Limited partners intensify interest in infrastructure

With bleak economic news continuing to cast a cloud, infrastructure funds will spy a silver lining as a new survey points to an increasing appetite for the asset class and a growing number of dedicated allocations.

‘Tis the season to be jolly but, with the Eurozone crisis continuing to hamper the global economy, festive cheer can seem thin on the ground. Infrastructure fund managers however, will be raising a glass to a survey from placement agent Probitas Partners which shows limited partners warming to the asset class.

The Infrastructure Market Review and Institutional Investor Trends Survey for 2012 found that 70 percent of respondents would either keep their infrastructure allocations the same in 2012, or would increase them compared with 2011. Around 25 percent said they would invest in the asset class only on an opportunistic basis – a slight decrease from last year – while “almost none” said they had a decreased appetite.

Specific allocations to the asset class have grown markedly. The survey found that, going into 2011, over 60 percent of respondents were without a specific allocation to infrastructure. That figure has now fallen to 37 percent. Among those who have been investing in the asset class for more than a year, 74 percent expressed the view that infrastructure should have its own separate allocation.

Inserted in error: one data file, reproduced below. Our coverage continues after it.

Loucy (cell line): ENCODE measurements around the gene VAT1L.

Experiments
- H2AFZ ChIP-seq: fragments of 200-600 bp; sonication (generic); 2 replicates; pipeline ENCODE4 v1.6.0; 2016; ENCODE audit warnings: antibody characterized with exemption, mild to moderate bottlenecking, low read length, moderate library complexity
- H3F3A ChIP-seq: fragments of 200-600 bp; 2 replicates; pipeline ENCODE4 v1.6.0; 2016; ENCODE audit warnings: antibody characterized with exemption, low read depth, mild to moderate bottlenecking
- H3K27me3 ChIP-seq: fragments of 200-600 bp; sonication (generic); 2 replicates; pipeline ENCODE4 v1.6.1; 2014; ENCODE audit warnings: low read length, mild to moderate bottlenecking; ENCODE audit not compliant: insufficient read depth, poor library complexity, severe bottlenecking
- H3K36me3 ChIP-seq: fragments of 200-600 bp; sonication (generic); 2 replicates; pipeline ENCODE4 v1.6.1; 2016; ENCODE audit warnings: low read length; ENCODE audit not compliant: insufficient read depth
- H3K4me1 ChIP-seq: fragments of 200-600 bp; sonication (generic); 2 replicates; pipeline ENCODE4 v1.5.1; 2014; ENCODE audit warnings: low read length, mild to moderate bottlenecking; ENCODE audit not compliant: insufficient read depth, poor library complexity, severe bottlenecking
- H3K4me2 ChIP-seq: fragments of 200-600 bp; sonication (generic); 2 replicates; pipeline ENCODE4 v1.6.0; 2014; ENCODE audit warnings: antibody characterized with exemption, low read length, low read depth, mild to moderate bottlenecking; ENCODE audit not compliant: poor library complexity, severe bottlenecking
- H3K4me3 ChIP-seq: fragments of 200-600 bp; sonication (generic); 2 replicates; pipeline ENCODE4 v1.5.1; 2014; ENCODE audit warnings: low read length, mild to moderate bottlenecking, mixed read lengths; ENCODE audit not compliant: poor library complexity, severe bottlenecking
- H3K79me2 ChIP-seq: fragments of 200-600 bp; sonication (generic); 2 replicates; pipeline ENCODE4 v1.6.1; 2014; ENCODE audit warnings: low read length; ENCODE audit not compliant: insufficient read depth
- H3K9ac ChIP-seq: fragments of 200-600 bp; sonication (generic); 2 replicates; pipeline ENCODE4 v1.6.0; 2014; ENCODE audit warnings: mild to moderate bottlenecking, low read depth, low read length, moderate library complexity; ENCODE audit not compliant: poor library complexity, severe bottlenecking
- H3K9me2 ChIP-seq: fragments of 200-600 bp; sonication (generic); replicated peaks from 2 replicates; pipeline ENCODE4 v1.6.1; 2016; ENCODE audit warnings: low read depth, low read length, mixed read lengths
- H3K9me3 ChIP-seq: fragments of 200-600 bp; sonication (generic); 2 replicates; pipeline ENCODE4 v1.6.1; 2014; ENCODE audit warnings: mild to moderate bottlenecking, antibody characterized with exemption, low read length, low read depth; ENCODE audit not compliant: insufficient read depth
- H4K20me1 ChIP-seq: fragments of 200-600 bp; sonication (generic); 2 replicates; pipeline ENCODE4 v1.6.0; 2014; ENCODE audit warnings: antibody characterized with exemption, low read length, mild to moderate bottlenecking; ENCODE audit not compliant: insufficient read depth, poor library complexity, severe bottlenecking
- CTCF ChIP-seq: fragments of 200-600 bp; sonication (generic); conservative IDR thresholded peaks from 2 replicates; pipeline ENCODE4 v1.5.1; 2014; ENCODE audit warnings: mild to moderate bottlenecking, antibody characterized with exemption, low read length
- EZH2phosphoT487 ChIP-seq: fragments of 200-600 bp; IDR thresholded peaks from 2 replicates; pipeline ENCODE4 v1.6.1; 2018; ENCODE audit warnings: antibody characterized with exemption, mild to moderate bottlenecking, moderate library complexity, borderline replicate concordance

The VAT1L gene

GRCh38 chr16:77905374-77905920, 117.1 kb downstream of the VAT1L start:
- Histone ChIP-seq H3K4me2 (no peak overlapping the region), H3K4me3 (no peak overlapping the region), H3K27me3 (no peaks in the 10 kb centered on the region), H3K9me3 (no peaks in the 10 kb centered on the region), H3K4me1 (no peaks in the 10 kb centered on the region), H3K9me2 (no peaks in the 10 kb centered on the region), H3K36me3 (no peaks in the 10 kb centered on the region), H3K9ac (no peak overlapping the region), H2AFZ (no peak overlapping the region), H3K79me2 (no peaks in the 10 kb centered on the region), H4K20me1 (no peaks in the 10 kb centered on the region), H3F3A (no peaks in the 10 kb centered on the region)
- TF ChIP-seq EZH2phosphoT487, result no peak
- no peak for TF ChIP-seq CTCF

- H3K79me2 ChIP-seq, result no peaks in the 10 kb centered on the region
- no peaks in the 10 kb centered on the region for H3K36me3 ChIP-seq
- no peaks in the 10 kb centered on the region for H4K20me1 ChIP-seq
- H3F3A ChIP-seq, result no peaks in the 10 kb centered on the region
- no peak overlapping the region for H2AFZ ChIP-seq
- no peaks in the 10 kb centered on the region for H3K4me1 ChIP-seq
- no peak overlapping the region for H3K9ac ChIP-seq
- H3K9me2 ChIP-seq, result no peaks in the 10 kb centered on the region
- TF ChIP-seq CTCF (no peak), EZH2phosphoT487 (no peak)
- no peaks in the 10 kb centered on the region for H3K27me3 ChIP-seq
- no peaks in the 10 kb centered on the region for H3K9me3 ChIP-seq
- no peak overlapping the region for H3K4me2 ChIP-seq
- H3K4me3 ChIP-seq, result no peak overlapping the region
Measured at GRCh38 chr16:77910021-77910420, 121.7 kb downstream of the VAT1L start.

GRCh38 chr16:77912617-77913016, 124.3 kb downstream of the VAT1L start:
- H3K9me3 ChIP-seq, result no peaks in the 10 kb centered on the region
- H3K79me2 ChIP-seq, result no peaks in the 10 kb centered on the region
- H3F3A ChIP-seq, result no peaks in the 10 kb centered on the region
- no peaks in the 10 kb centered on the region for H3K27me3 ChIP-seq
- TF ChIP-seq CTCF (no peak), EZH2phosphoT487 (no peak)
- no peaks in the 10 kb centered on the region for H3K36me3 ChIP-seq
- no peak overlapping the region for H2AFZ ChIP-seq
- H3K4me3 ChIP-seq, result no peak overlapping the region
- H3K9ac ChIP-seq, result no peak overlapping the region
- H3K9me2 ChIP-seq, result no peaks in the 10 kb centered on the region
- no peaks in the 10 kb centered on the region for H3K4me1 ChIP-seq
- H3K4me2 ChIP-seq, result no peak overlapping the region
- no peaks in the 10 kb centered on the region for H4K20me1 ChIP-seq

One finding that may go down less well, however, is that nearly 50 percent of respondents were now actively pursuing direct investments in infrastructure, representing double the 25 percent that were doing so a year ago. Supporters of direct investments said they “liked the risk/return profile and maturity structure of these assets, but felt that they did not fit well into fund structures”.

Despite this view, closed-end funds were seen by respondents as the most preferred type of investment vehicle as well as being the most common. Interest in alternatives to the 10-year structure “remained fragmented”.

Funds of funds were the least preferred vehicle, with 83 percent of respondents saying they would not invest in them (though this is down from 96 percent a year ago).

Other key findings from the survey include:

*Core brownfield assets remain the primary target of infrastructure investors, although the fundraising market reveals “substantial” interest in opportunistic funds that also attact private equity investors.

*Investors expect net returns of 12.5 percent or less and low volatility on brownfield assets and “insist” on fee and carry structures of less than “2 and 20”.

*There is a “marked shift” away from emerging markets in general, although interest in Asia is strong relative to other emerging markets. 

The survey canvassed the views of 75 senior investment executives within public and corporate pension plans, funds of funds, family offices, endowments and foundations, consultants and advisers, and others.